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3 Awarded Nobel Prize in Physics

Science: Pioneer in X-ray astronomy and scientists who trapped and studied elusive particles from the sun win this year's honors.


A Japanese scientist and two Americans have won the 2002 Nobel Prize in physics for snatching elusive cosmic particles and bits of radiation that constantly pelt the Earth and using them to understand the basic workings of the sun and stars and to unveil the previously hidden but incredibly violent nature of our universe.

University of Pennsylvania chemist Raymond Davis Jr., 87, and retired University of Tokyo physicist Masatoshi Koshiba, 76, shared half of the $1.1-million prize for their pioneering work on detecting solar neutrinos--ghostly particles that stream out of the heart of the sun by the thousands of billions, change "flavors" as they bombard Earth and pass easily through solid rock, making them almost impossible to snare.

The two men created fantastical underground chambers--one in a South Dakota gold mine, the other in a Tokyo copper mine--to trap and study the particles. The work resolved a centuries-old controversy by proving that it was indeed nuclear fusion that made the sun shine. The work also suggested that all those neutrinos each seemed to contain a sliver of mass, meaning the universe was not as lopsided as once believed.

The other half of the prize went to Riccardo Giacconi, 71, an astronomer who was the first to detect X-rays coming from outside our solar system and the first to prove that the universe is bathed in a background glow of X-rays. The work proved the existence of black holes and established an entirely new field of astrophysics, X-ray astronomy, that has gone on to illuminate many surprisingly violent aspects of the night skies.

"It's not just that the winners have written new sentences in the history of science, they've written whole new chapters," said John Bahcall, an astrophysicist at the Institute for Advanced Study in Princeton, N.J., who worked closely with Davis on solar neutrinos and called Giacconi "a giant."

The Nobel committee said X-ray astronomy had provided "completely new--and sharp--images of the universe" and described neutrino detection as "considerably more difficult than finding a particular grain of sand in the whole of the Sahara desert." They credited the work with changing "the way we look upon the universe."

The prizes did not come as a surprise to many in the physics community, or even to one winner. When the phone rang in his Tokyo home, "I said, 'Oh, that must be it,' " a smiling Koshiba told dozens of reporters who clustered at his house shortly after the announcement. "Having won the prize, I can finally return to my quiet life."

Davis, who suffers from early-stage Alzheimer's disease and now lives in semi-retirement on Long Island, did not make public comments about his award. His reaction to colleagues was a modest one. "I don't deserve this," he told his University of Pennsylvania collaborator Ken Lande, saying the award should be shared among hundreds who contributed to his manpower-intensive work.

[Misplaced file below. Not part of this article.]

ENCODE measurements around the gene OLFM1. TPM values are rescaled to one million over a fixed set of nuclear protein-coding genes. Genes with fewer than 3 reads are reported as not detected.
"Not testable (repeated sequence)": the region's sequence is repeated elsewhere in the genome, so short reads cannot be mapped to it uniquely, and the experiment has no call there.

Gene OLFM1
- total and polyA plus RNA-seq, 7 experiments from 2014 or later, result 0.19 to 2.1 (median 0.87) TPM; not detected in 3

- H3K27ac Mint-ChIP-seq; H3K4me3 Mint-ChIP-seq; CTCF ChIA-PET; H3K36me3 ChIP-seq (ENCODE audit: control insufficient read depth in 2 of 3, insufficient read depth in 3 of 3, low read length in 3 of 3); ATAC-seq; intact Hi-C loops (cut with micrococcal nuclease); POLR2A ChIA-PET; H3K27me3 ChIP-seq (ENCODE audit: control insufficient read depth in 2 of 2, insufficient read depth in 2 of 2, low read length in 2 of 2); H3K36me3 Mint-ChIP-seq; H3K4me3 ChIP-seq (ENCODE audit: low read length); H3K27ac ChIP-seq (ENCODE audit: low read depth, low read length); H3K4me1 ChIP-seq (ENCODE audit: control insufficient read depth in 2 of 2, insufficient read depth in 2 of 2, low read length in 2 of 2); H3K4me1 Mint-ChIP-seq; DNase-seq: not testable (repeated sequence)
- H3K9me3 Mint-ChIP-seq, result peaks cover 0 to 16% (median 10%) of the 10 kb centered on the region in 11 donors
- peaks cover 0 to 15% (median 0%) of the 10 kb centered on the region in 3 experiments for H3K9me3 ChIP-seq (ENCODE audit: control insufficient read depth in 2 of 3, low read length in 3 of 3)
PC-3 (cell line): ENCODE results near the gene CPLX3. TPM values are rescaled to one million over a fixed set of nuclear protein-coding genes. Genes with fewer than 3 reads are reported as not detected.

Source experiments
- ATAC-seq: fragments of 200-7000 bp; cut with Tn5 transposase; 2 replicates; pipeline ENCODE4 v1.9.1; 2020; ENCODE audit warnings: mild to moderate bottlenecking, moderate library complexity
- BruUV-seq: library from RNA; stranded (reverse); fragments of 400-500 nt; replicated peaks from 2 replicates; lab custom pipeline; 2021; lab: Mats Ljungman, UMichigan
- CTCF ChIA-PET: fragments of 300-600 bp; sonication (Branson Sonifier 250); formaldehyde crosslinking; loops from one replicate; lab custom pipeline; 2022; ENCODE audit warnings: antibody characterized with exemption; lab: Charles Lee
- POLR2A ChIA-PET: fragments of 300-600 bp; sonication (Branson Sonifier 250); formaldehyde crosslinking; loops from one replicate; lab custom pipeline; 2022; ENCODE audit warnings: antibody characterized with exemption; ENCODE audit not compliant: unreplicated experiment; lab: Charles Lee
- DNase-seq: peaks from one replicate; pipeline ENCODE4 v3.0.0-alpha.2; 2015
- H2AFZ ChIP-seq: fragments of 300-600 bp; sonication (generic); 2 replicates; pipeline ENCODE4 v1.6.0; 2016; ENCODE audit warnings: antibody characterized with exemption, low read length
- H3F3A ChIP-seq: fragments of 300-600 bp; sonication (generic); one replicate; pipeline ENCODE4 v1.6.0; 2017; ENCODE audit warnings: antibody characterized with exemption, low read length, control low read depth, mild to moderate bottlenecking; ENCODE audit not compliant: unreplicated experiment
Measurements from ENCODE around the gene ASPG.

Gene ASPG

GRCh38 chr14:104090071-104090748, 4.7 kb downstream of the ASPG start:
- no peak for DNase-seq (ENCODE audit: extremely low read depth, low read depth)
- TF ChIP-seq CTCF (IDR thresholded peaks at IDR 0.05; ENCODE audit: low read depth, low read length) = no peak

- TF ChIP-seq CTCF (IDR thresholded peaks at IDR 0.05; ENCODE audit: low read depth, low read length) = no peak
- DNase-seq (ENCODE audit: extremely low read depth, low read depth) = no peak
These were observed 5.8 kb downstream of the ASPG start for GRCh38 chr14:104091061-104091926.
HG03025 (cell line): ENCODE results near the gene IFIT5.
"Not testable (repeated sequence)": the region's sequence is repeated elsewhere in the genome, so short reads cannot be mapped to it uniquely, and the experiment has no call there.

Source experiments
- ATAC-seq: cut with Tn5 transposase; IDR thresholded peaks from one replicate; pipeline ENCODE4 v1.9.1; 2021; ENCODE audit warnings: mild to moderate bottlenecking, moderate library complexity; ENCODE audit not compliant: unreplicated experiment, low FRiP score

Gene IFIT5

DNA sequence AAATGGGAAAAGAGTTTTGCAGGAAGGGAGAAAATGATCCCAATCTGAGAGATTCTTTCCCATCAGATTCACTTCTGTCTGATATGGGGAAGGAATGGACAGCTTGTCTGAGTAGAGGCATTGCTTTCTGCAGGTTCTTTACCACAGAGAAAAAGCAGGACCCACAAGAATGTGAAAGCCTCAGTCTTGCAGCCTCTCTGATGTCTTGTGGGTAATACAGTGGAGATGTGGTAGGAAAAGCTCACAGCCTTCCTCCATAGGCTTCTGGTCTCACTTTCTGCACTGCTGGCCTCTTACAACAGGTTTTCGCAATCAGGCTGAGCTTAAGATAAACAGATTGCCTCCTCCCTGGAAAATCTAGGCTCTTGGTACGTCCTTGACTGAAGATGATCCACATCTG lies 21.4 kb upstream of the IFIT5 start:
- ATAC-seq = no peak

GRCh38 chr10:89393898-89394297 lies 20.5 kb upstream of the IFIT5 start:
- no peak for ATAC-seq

Giacconi said he was "dumbstruck" when Nobel officials phoned him at his Washington, D.C.,-area home at 5:30 a.m. and had since been fielding a steady stream of congratulatory calls. "It's been a long day," he said in a telephone interview, "but I've had worse." He said his first thought was to use the Nobel money to pay for the education of his two grandchildren. "Given how the costs are rising, that might require the whole prize," he joked.

Colleagues who knew the men were as quick to comment on their generosity and humanity as on their science. "My mother would have said of them: 'They're good people,' " Bahcall said. Added Lande of Davis: "He is helpful. He is imaginative. He creates excitement about everything around him." Giacconi can be "intimidating, outspoken and demanding," said his close collaborator Harvey Tananbaum, "but he has an incredible ability of enabling people to do the best work they're capable of doing. I'm still thriving on it."

The existence of neutrinos was first postulated in the 1930s. But their existence tormented the man who theorized them, Wolfgang Pauli, who at the time said: "I have done a terrible thing. I have postulated a particle that cannot be detected."

With no electrical charge and possibly no mass at all, it seemed that neutrinos would forever remain elusive. Despite the poor odds, Davis thought he could trap them. To do so, he needed to build a detector deep underground so the experiment would not be contaminated by cosmic rays. Solar neutrinos would have no problems getting underground--interacting only weakly with matter, they pass through rock, dirt and human beings with equal ease.

To trap neutrinos, Davis and colleagues filled a portion of South Dakota's Homestake gold mine with 100,000 gallons of dry-cleaning solvent. Neutrinos, he reasoned, would react with the chlorine in the cleaning fluid and produce radioactive argon atoms, which he could measure by releasing helium gas through the fluid to grab the argon.

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